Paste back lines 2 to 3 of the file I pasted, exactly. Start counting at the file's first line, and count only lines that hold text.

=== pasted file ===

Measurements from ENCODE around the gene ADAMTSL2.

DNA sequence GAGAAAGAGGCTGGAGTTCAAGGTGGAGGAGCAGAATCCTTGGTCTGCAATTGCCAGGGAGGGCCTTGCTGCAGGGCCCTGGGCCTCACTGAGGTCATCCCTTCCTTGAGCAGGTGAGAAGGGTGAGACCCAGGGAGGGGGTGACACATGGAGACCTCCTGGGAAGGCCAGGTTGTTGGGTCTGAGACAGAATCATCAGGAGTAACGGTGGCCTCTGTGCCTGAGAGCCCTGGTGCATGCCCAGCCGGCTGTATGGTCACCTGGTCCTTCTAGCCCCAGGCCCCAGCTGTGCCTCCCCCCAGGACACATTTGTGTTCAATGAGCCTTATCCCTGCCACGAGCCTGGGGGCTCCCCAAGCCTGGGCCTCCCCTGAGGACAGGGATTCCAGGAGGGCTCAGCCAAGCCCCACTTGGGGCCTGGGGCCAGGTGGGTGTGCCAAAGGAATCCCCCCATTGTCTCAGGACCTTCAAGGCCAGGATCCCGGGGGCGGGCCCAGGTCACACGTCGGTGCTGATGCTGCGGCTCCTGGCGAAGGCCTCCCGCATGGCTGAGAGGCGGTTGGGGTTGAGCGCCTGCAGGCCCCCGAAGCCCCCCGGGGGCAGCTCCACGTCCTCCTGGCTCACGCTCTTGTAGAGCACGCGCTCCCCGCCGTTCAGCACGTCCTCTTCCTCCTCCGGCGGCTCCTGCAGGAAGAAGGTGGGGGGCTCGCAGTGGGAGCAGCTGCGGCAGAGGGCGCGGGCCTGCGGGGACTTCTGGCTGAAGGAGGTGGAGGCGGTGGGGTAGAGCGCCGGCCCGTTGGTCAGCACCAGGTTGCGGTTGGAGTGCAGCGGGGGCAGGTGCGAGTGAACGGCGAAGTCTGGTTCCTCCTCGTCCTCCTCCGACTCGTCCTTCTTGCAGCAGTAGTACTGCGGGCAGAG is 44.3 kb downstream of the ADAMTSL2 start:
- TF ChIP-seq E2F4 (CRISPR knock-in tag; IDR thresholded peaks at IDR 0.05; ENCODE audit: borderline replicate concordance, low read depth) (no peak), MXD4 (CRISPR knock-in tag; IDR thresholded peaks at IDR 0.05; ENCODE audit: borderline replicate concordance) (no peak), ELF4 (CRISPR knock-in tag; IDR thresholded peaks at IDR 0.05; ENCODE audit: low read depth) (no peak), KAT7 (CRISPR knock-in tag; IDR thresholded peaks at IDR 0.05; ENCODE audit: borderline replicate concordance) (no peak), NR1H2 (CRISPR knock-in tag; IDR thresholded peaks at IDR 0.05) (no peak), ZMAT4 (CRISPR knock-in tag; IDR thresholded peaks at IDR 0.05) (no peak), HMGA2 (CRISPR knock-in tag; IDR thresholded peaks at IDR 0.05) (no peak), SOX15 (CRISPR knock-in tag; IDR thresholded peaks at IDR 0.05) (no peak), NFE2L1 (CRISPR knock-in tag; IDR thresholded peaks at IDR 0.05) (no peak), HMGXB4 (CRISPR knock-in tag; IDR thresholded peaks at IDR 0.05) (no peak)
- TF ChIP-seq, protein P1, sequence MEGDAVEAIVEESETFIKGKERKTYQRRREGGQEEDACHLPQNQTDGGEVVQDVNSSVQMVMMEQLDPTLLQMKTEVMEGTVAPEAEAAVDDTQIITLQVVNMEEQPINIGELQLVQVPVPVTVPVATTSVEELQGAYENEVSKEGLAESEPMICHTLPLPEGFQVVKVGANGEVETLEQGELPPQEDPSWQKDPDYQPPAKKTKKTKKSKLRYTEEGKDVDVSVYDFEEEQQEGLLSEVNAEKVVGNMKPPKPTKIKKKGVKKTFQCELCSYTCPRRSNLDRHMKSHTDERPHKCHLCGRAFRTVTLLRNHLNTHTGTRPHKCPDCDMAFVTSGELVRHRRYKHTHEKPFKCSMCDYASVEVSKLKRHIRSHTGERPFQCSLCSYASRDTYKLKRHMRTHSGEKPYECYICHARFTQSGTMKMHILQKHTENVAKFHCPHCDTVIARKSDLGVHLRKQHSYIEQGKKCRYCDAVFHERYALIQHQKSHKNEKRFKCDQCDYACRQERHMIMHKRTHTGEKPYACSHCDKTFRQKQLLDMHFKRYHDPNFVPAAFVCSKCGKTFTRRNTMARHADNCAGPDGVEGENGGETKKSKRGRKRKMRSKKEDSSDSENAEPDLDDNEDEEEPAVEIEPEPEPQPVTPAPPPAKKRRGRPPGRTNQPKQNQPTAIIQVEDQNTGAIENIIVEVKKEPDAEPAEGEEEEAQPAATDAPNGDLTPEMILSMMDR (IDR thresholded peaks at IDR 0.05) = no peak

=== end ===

DNA sequence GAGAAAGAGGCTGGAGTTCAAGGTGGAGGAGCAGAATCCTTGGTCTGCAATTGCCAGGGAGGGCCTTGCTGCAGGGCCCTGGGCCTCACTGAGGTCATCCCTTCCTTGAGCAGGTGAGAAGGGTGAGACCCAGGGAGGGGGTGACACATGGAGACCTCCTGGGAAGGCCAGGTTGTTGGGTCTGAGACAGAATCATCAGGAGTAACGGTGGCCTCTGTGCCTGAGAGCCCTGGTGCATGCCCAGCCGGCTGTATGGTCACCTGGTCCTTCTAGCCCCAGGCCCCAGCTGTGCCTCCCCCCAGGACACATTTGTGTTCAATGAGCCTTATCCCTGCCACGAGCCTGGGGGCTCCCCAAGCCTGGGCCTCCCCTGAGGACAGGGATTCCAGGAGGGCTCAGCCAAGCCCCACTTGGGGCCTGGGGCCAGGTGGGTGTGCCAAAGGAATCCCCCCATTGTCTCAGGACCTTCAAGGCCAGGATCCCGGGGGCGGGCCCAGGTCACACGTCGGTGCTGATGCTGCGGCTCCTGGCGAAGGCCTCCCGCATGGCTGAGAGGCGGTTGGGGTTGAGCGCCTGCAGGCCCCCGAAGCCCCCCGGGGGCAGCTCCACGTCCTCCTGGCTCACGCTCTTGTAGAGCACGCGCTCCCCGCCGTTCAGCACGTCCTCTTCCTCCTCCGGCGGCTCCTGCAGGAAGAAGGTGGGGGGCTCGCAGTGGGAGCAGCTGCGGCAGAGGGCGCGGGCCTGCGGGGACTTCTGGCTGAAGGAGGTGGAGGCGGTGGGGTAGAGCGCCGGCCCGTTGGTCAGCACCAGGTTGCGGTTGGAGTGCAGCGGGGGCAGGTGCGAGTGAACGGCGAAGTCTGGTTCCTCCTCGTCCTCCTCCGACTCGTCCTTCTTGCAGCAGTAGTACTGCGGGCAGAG is 44.3 kb downstream of the ADAMTSL2 start:
- TF ChIP-seq E2F4 (CRISPR knock-in tag; IDR thresholded peaks at IDR 0.05; ENCODE audit: borderline replicate concordance, low read depth) (no peak), MXD4 (CRISPR knock-in tag; IDR thresholded peaks at IDR 0.05; ENCODE audit: borderline replicate concordance) (no peak), ELF4 (CRISPR knock-in tag; IDR thresholded peaks at IDR 0.05; ENCODE audit: low read depth) (no peak), KAT7 (CRISPR knock-in tag; IDR thresholded peaks at IDR 0.05; ENCODE audit: borderline replicate concordance) (no peak), NR1H2 (CRISPR knock-in tag; IDR thresholded peaks at IDR 0.05) (no peak), ZMAT4 (CRISPR knock-in tag; IDR thresholded peaks at IDR 0.05) (no peak), HMGA2 (CRISPR knock-in tag; IDR thresholded peaks at IDR 0.05) (no peak), SOX15 (CRISPR knock-in tag; IDR thresholded peaks at IDR 0.05) (no peak), NFE2L1 (CRISPR knock-in tag; IDR thresholded peaks at IDR 0.05) (no peak), HMGXB4 (CRISPR knock-in tag; IDR thresholded peaks at IDR 0.05) (no peak)